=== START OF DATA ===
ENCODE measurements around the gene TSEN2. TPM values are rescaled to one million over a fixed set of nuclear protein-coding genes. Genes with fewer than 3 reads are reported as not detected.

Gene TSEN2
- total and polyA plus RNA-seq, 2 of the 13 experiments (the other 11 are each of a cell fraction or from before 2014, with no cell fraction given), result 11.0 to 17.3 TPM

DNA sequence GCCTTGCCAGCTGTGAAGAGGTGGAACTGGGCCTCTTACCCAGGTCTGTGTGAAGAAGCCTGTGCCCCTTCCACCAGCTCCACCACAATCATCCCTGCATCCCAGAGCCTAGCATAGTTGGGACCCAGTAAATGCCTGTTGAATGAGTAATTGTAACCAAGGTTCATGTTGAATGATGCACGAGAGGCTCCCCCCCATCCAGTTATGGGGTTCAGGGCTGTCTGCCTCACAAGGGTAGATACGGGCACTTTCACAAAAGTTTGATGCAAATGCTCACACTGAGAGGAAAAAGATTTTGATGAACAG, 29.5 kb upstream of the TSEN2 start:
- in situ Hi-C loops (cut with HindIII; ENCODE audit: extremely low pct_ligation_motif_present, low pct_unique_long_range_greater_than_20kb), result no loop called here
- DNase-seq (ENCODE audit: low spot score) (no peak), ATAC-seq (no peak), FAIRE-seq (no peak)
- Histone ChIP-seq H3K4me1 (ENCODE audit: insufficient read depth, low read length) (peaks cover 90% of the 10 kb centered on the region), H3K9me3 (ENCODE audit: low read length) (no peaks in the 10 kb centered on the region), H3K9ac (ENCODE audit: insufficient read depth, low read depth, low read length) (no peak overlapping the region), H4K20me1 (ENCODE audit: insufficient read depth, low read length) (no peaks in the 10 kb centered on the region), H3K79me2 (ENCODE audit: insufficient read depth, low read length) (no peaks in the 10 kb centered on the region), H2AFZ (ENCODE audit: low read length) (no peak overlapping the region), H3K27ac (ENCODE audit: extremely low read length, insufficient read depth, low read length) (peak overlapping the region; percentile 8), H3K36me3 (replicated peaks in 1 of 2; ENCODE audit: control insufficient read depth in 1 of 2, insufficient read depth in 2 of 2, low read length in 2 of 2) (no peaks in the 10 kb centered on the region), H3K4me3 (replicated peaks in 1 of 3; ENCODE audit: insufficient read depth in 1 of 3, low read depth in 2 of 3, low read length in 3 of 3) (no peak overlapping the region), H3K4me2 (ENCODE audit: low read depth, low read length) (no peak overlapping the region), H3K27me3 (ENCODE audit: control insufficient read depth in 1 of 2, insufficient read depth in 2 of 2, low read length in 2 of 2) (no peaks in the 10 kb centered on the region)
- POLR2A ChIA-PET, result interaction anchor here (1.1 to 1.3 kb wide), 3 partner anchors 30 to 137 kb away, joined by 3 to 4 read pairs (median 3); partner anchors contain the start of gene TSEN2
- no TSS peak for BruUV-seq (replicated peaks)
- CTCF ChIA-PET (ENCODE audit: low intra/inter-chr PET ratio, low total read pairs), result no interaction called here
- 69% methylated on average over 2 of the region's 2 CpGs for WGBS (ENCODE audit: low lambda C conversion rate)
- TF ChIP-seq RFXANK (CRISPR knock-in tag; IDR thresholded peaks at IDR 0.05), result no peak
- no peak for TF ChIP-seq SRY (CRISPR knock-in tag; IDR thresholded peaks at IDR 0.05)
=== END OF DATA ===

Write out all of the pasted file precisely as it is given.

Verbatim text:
ENCODE measurements around the gene TSEN2. TPM values are rescaled to one million over a fixed set of nuclear protein-coding genes. Genes with fewer than 3 reads are reported as not detected.

Gene TSEN2
- total and polyA plus RNA-seq, 2 of the 13 experiments (the other 11 are each of a cell fraction or from before 2014, with no cell fraction given), result 11.0 to 17.3 TPM

DNA sequence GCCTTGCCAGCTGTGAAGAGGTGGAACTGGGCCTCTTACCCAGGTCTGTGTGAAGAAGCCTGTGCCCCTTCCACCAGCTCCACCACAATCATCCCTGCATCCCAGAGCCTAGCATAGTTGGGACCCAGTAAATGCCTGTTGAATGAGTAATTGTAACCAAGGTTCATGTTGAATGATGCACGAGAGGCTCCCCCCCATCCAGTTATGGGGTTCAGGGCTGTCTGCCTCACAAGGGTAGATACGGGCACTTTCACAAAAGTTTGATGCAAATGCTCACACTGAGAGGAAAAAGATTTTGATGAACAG, 29.5 kb upstream of the TSEN2 start:
- in situ Hi-C loops (cut with HindIII; ENCODE audit: extremely low pct_ligation_motif_present, low pct_unique_long_range_greater_than_20kb), result no loop called here
- DNase-seq (ENCODE audit: low spot score) (no peak), ATAC-seq (no peak), FAIRE-seq (no peak)
- Histone ChIP-seq H3K4me1 (ENCODE audit: insufficient read depth, low read length) (peaks cover 90% of the 10 kb centered on the region), H3K9me3 (ENCODE audit: low read length) (no peaks in the 10 kb centered on the region), H3K9ac (ENCODE audit: insufficient read depth, low read depth, low read length) (no peak overlapping the region), H4K20me1 (ENCODE audit: insufficient read depth, low read length) (no peaks in the 10 kb centered on the region), H3K79me2 (ENCODE audit: insufficient read depth, low read length) (no peaks in the 10 kb centered on the region), H2AFZ (ENCODE audit: low read length) (no peak overlapping the region), H3K27ac (ENCODE audit: extremely low read length, insufficient read depth, low read length) (peak overlapping the region; percentile 8), H3K36me3 (replicated peaks in 1 of 2; ENCODE audit: control insufficient read depth in 1 of 2, insufficient read depth in 2 of 2, low read length in 2 of 2) (no peaks in the 10 kb centered on the region), H3K4me3 (replicated peaks in 1 of 3; ENCODE audit: insufficient read depth in 1 of 3, low read depth in 2 of 3, low read length in 3 of 3) (no peak overlapping the region), H3K4me2 (ENCODE audit: low read depth, low read length) (no peak overlapping the region), H3K27me3 (ENCODE audit: control insufficient read depth in 1 of 2, insufficient read depth in 2 of 2, low read length in 2 of 2) (no peaks in the 10 kb centered on the region)
- POLR2A ChIA-PET, result interaction anchor here (1.1 to 1.3 kb wide), 3 partner anchors 30 to 137 kb away, joined by 3 to 4 read pairs (median 3); partner anchors contain the start of gene TSEN2
- no TSS peak for BruUV-seq (replicated peaks)
- CTCF ChIA-PET (ENCODE audit: low intra/inter-chr PET ratio, low total read pairs), result no interaction called here
- 69% methylated on average over 2 of the region's 2 CpGs for WGBS (ENCODE audit: low lambda C conversion rate)
- TF ChIP-seq RFXANK (CRISPR knock-in tag; IDR thresholded peaks at IDR 0.05), result no peak
- no peak for TF ChIP-seq SRY (CRISPR knock-in tag; IDR thresholded peaks at IDR 0.05)